Lamb A.

ALBERT LAMB (1885-1916)

17342 Private Albert Lamb, 7th battalion, the East Yorkshire Regiment was killed in action 16 February 1916 and is commemorated on the Ypres (Menin Gate) Memorial, Belgium.  He was 32 years old [1] and is commemorated on the Cockfield War Memorial.

Family Details

Albert Lamb was born c.1885 at Butterknowle.  To date, his parents have not been identified but his grandparents were Robert and Mary Lamb who lived at the Slack.  Albert had 2 brothers, Thomas William[2] and Bertie.[3]  In 1901, Albert, Thomas and Bertie lived with their uncle, Charles Lamb and his sisters, Hannah and Mary at Bowes Hill in the Parish of Lynesack & Softley.  Charles worked as a coke drawer, 20 year old Thomas was a coal miner (hewer) and 16 year old Albert worked as a coal miner (putter).[4]

Albert married Edith Annie Saltmarsh in July 1904 [5] and they had 5 children:

  • Hannah Jane born July 1904
  • Frederick 1907-1912 [6]
  • Mary Ada born 17 July 1909
  • Ralph born 7 March 1911
  • Albert born 11 April 1914 [7]

By 1911, the family lived at 36 Burnt Houses near Cockfield where Albert worked as a coal miner (hewer).[8]

Service Details

Albert Lamb enlisted 22 February 1915 when aged 30 years and 7 months into the East Yorkshire Regiment being given the regimental number 17348.  He was a coal miner.[9]  He underwent a medical examination 22 February 1915.  He was 5ft 2½” tall and weighed 140 lbs.[10] He was mobilized 24 February 1915[11] and entered France 13 July 1915.[12]  Private A. Lamb served a total of 360 days:

  • At home: 22 February 1915 to 12 July 1915…….141 days
  • France: 13 July 1915 to 16 February 1916……….219 days [13]

The 7th (Service) Battalion, the East Yorkshire Regiment was formed in September 1914 at Beverley as part of K2, Kitchener’s New Army and came under the orders of the 50th Brigade, 17th (Northern) Division.  The Division landed in France 14 July 1915.[14]  The 50th Brigade consisted of:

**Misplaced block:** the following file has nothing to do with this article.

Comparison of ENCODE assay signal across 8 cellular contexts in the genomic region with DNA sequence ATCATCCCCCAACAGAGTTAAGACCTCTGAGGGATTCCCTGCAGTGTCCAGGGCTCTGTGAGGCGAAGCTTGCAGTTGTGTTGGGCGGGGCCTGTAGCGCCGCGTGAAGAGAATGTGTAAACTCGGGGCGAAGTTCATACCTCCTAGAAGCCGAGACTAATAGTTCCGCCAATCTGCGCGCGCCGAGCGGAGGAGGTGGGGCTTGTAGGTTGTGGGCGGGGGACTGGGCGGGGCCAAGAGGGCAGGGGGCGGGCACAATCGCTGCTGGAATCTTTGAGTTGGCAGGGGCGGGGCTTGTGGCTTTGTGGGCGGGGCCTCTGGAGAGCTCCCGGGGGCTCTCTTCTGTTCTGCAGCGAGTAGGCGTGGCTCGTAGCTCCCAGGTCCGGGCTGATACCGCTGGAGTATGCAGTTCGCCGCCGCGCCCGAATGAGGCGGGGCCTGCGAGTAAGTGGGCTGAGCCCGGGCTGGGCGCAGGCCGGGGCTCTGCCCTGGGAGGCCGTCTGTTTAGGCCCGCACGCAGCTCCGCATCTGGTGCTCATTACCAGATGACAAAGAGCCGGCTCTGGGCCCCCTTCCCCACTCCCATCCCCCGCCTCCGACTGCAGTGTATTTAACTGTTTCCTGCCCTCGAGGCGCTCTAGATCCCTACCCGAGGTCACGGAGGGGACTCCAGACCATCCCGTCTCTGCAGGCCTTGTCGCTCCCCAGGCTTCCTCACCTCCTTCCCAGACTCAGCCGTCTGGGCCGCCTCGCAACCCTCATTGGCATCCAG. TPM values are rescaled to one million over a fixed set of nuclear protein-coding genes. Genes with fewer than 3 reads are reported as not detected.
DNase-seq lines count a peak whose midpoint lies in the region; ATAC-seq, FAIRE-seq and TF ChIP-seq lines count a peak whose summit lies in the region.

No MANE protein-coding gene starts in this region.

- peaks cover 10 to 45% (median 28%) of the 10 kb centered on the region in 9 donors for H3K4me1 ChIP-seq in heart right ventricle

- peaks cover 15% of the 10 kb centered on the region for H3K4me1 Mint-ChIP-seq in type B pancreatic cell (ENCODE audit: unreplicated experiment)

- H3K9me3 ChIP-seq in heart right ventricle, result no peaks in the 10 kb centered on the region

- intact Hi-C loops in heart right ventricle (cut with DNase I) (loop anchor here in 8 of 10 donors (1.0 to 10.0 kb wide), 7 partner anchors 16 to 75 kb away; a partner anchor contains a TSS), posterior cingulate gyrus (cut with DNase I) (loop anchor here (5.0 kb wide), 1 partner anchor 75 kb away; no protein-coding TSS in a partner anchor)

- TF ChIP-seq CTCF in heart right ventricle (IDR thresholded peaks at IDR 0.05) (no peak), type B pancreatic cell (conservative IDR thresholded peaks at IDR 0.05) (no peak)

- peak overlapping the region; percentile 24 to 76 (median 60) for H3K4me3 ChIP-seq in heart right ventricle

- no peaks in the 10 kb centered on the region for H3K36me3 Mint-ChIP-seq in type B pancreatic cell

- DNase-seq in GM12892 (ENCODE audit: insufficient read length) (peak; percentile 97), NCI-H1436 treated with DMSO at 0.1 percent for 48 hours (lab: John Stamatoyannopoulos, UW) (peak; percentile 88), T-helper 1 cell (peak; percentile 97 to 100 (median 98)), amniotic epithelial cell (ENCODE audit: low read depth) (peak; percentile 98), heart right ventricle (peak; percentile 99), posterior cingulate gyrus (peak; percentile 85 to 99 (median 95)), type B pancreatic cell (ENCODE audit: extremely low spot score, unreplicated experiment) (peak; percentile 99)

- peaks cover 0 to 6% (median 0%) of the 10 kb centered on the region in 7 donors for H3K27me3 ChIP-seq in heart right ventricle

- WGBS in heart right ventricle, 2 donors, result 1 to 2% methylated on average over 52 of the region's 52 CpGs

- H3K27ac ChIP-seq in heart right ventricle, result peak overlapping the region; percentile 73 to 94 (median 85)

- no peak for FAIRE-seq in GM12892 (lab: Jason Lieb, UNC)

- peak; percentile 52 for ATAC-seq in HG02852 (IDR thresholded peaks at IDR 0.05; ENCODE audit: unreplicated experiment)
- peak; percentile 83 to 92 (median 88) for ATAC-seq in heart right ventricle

• 10th, West Yorkshire Regiment
  • 7th, East Yorkshire Regiment
  • 7th, Yorkshire Regiment
  • 7th, York & Lancaster Regiment left March 1915
  • 6th, Dorsetshire Regiment joined March 1915
  • 50th Machine Gun Company joined February 1916 and left for the 17th MG Battalion February 1918
  • 50th Trench Mortar Battery formed June 1916

In July 1915, the 17th Division landed at Boulogne and concentrated at St. Omer then moved to the Ypres area.

15 and 16 February 1916: the 17th Division saw action to the south-east of Ypres on the Comines Canal known as Actions of the Bluff. [15]

The War Diary records that between 1 and 6 February it was “in rest” at Recques.[16]

7 February: St. Omer to Reninghelst

8 – 11 February: in rest at Reninghelst

12 February: Battalion ordered to “stand on account of attack” on the left sector.

13 February: Battalion “stood to” for 2 hours

14 February: another warning that the Battalion may be required.

15 February:  12.45am, Battalion “stood to” and at 2.00am marched to Brigade HQ at Woodcote Farm arriving 5.20am.  They marched through a severe blizzard.  9.45pm, the Head of Dorset Regiment arrived at Battalion HQ – bombs issued to Dorset Regiment, orders issued to consolidate the trenches they now held to guard against possible counter-attack from the enemy.  Special instructions were given to the Bombing Parties (Operation No.36).

The enemy was holding New Year Trench at the east end of the Bluff, Loop Trench, trenches 29, 30, 31, 32 and 100 yards of the south end of trench 33.  At 9.00pm, 51st Brigade to attack the above line.  52nd Brigade to co-operate by attacking the east end of the Bluff and New Year Trench, the Crater and working round towards the Loop Trench and trench 29.  At 8.00pm the Divisional Artillery and the H.A.R. to open a barrage on the enemy’s old trenches which would increase in intensity by 8.55pm.  8.30pm trench mortars to fire on trenches 30, 31 and rifle grenades and machine-guns from the present lines would be fired, increasing in intensity by 9pm.  At 9pm the bombers would start their work: